Montage of our solar system
Montage of our solar system

Binary asteroids -- two rocky objects orbiting about one another -- appear to be common in Earth-crossing orbits, astronomers report today in the journal Science. This makes them an important new asteroid class to study in case future generations find one coming near Earth.

"If you see two bodies orbiting each other, you can tell how far away from each other they are and how fast they go around each other," said Dr. Lance Benner, an asteroid researcher and an author of the paper from NASA's Jet Propulsion Laboratory, Pasadena, Calif. "This helps us to determine the asteroids' mass, volume, internal structure and what they're made of."

Using the world's two most powerful astronomical radar telescopes, Benner and his colleagues, led by Jean-Luc Margot of the California Institute of Technology, Pasadena, estimate that about 16 percent of near-Earth asteroids larger than 200 meters (219 yards) across are likely to be binary systems. These systems may have been formed by the pull of gravity during close encounters with our planet, Mercury, Venus or Mars.

The first near-Earth binary asteroid ever detected, 2000 DP107, was found by radar in September 2000 at NASA's Goldstone, Calif., tracking telescope facility. Subsequent observations were made at the National Science Foundation's Arecibo Observatory in Puerto Rico, operated by Cornell University. Like Earth's Moon, the smaller (300-meter or 1,000-foot diameter) body always presents the same face to the larger (800 meters, or about a half-mile diameter) asteroid body as it orbits. To date, five near-Earth binary systems have been identified by radar. But none of them, adds radar astronomer Jon Giorgini, have orbits that could threaten Earth, at least through this century.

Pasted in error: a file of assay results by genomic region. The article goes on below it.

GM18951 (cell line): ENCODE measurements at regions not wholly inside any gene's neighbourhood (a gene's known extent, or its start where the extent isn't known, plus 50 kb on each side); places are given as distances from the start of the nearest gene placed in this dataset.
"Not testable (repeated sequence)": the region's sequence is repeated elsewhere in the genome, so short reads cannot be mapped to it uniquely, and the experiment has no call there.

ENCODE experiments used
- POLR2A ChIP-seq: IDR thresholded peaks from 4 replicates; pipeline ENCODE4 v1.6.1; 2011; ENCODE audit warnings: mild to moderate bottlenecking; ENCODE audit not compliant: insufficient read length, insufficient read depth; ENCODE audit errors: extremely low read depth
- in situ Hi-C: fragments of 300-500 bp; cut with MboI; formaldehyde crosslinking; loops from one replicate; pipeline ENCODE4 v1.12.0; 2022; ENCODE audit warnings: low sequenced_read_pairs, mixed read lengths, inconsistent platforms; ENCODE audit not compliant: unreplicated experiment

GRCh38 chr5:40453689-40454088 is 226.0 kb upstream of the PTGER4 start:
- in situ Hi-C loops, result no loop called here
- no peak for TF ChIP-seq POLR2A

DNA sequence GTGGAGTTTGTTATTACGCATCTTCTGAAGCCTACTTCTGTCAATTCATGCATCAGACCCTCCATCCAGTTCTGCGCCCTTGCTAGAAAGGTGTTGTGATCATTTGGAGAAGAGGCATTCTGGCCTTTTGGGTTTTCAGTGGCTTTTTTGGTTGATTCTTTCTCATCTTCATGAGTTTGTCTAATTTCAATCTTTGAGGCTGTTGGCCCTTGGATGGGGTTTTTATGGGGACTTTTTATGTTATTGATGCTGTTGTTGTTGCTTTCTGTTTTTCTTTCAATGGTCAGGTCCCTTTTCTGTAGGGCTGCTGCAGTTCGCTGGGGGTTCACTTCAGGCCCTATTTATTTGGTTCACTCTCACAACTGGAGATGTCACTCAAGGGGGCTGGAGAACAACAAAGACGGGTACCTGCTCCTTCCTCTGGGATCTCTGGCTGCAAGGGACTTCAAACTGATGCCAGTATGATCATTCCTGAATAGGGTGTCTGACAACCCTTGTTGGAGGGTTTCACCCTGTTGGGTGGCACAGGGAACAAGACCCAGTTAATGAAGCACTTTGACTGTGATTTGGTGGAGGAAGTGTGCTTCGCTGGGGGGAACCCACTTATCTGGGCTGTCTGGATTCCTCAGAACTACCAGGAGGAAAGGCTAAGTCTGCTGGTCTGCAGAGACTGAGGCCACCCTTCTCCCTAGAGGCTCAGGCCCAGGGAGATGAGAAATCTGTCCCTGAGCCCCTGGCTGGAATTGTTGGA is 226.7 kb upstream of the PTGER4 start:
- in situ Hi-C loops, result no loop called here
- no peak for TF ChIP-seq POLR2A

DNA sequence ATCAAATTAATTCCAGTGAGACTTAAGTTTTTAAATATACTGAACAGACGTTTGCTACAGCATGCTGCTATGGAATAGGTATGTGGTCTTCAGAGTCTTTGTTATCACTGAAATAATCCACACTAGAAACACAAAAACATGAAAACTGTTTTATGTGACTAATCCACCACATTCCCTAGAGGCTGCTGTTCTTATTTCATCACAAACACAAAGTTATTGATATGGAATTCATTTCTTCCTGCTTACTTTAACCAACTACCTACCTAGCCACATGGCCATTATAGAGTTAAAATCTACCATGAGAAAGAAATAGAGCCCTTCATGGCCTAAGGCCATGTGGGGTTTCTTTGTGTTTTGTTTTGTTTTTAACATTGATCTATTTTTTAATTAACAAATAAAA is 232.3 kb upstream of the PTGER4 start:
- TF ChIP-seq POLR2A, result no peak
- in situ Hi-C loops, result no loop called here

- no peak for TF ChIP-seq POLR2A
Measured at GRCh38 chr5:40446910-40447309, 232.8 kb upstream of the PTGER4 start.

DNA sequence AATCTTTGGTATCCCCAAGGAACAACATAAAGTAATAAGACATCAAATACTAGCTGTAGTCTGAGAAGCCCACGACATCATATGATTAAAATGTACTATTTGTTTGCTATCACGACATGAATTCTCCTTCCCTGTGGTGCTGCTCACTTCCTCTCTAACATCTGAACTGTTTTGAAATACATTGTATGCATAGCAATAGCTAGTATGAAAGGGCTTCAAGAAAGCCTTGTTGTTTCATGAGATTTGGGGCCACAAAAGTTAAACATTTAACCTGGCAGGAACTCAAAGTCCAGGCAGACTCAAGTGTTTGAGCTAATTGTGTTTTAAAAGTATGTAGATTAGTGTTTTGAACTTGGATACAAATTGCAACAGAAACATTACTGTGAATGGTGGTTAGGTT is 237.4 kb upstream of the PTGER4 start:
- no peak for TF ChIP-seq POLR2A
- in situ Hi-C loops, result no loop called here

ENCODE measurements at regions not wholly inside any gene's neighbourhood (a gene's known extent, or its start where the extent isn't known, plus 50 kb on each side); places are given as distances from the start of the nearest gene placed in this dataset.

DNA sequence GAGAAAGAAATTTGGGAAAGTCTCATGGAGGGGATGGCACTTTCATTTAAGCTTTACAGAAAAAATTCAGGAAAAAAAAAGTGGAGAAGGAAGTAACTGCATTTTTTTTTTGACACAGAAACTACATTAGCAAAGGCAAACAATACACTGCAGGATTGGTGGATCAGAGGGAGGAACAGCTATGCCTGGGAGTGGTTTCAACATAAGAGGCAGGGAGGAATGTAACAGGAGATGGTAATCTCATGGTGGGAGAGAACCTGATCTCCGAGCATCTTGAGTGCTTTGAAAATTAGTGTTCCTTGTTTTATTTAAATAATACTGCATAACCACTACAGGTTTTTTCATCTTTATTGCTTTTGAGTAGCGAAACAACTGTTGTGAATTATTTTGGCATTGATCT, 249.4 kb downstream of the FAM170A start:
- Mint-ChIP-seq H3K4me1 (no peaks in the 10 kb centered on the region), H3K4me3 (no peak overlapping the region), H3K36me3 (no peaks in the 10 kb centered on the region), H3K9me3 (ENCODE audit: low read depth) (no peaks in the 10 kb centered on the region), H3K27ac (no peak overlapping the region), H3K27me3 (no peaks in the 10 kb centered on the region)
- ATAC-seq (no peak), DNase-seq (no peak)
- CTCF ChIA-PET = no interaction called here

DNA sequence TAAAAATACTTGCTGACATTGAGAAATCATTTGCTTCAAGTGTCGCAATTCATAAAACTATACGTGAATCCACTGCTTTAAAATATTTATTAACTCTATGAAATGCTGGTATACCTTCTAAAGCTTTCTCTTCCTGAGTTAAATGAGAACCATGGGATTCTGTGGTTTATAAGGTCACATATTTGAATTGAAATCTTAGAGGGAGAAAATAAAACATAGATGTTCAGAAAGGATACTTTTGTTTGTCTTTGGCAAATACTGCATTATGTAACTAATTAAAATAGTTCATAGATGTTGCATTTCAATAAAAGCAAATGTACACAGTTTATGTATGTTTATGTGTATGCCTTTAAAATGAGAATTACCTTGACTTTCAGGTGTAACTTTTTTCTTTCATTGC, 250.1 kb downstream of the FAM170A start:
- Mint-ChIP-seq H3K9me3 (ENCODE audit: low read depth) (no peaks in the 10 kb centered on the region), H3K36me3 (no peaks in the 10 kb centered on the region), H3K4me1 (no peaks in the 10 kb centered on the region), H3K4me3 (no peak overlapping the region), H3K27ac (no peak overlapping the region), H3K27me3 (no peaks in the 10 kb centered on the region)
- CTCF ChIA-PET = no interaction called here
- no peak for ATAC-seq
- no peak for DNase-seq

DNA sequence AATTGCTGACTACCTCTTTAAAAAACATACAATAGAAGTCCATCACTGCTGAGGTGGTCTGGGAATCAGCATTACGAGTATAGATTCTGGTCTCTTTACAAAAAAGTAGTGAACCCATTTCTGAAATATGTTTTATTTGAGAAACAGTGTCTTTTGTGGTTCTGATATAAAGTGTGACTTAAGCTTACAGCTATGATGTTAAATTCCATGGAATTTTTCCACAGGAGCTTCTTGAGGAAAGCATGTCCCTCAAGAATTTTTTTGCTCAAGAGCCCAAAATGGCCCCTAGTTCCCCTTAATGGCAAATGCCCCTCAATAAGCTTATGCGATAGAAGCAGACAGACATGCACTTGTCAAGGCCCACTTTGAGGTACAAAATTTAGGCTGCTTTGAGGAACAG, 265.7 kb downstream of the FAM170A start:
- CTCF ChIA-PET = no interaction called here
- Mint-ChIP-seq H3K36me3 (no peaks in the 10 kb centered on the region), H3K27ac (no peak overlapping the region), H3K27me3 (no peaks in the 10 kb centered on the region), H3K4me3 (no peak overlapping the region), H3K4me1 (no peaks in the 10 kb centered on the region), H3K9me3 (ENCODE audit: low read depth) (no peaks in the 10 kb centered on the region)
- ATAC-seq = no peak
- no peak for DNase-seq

Near-Earth asteroids may become binaries when the planets' much larger gravities pull on their rubble-clustered bodies, distorting them and sometimes breaking off a satellite. Theoretical and modeling results show that binary asteroids most likely form when the asteroids closely encounter the inner planets Earth or Mars, sometimes just 10,000 miles from a planet's surface.

"Of course, the most important thing to know about any asteroid is whether it is two objects or one, and this is why we want to observe these binaries with radar whenever possible," said Dr. Steve Ostro, a senior research scientist at JPL. "Radar is the best way to identify interesting and potentially hazardous asteroids. Radar observations provide information that can be later used by spacecraft to do more detailed studies efficiently and at lower cost."

Previous evidence that near-Earth binary asteroids were common came from craters on the Earth and Moon that formed in pairs and were exactly the same age. Astronomers also have noted the changes in brightness of reflected sunlight for some near-Earth asteroids, suggesting that a double system was causing an eclipse or occultation of one by the other.

Jean-Luc Margot, of the California Institute of Technology, led the research. The article is also co-authored by Michael Nolan, research associate at Arecibo; Raymond Jurgens, Jon Giorgini and Martin Slade at the Jet Propulsion Laboratory; and Donald Campbell, professor of astronomy at Cornell University, Ithaca, New York. The observations were made at the 70-meter Goldstone NASA tracking telescope in California and at Arecibo Observatory, which is operated by the National Astronomy and Ionosphere Center at Cornell under a cooperative agreement with the National Science Foundation. JPL, a division of the California Institute of Technology, manages many missions for NASA's Office of Space Science, Washington, D.C.

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